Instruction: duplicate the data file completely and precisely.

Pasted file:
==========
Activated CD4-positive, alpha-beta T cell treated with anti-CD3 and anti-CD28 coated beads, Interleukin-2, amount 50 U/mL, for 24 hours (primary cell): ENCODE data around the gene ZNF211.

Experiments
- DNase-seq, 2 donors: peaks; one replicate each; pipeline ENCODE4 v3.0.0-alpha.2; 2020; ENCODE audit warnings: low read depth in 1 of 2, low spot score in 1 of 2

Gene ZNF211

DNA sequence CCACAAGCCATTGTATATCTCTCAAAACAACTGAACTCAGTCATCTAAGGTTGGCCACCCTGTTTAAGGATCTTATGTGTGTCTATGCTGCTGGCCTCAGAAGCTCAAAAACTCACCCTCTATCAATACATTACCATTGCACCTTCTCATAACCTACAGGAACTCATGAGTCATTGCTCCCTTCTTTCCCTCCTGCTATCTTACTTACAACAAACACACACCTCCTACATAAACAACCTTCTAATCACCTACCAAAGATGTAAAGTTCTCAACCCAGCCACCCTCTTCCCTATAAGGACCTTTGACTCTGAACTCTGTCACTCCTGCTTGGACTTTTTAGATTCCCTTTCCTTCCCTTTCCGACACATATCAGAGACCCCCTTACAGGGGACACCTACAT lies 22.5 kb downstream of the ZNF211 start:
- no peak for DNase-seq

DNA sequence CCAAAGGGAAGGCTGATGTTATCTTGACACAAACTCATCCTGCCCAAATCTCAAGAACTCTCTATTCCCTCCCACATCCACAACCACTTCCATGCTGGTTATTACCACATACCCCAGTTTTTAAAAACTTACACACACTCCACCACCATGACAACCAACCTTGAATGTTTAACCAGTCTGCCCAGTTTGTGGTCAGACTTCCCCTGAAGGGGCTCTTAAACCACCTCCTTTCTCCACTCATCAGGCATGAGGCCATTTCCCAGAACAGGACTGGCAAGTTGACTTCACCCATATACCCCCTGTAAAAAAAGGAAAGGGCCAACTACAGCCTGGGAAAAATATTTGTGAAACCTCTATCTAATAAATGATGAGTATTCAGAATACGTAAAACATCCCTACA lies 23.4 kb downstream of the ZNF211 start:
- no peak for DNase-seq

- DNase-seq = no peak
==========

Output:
Activated CD4-positive, alpha-beta T cell treated with anti-CD3 and anti-CD28 coated beads, Interleukin-2, amount 50 U/mL, for 24 hours (primary cell): ENCODE data around the gene ZNF211.

Experiments
- DNase-seq, 2 donors: peaks; one replicate each; pipeline ENCODE4 v3.0.0-alpha.2; 2020; ENCODE audit warnings: low read depth in 1 of 2, low spot score in 1 of 2

Gene ZNF211

DNA sequence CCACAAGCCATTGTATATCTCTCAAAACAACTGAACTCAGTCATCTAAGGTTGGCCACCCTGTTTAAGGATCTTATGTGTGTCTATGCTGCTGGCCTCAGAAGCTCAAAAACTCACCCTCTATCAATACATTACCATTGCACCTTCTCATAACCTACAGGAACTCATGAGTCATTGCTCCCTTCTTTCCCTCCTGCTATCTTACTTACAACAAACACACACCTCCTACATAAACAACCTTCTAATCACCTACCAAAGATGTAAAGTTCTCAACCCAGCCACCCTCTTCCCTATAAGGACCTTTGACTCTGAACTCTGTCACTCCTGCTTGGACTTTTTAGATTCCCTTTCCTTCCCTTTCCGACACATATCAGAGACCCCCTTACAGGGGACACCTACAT lies 22.5 kb downstream of the ZNF211 start:
- no peak for DNase-seq

DNA sequence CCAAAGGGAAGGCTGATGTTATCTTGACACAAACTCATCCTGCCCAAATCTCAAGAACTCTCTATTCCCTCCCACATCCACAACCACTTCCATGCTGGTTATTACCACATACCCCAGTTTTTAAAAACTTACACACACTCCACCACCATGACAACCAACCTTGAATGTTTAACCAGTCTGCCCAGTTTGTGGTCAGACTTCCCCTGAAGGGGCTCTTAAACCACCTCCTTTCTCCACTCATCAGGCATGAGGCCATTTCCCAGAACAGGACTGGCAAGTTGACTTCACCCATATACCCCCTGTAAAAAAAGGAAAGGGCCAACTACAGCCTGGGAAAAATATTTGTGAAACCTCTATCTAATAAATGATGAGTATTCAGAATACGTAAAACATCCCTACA lies 23.4 kb downstream of the ZNF211 start:
- no peak for DNase-seq

- DNase-seq = no peak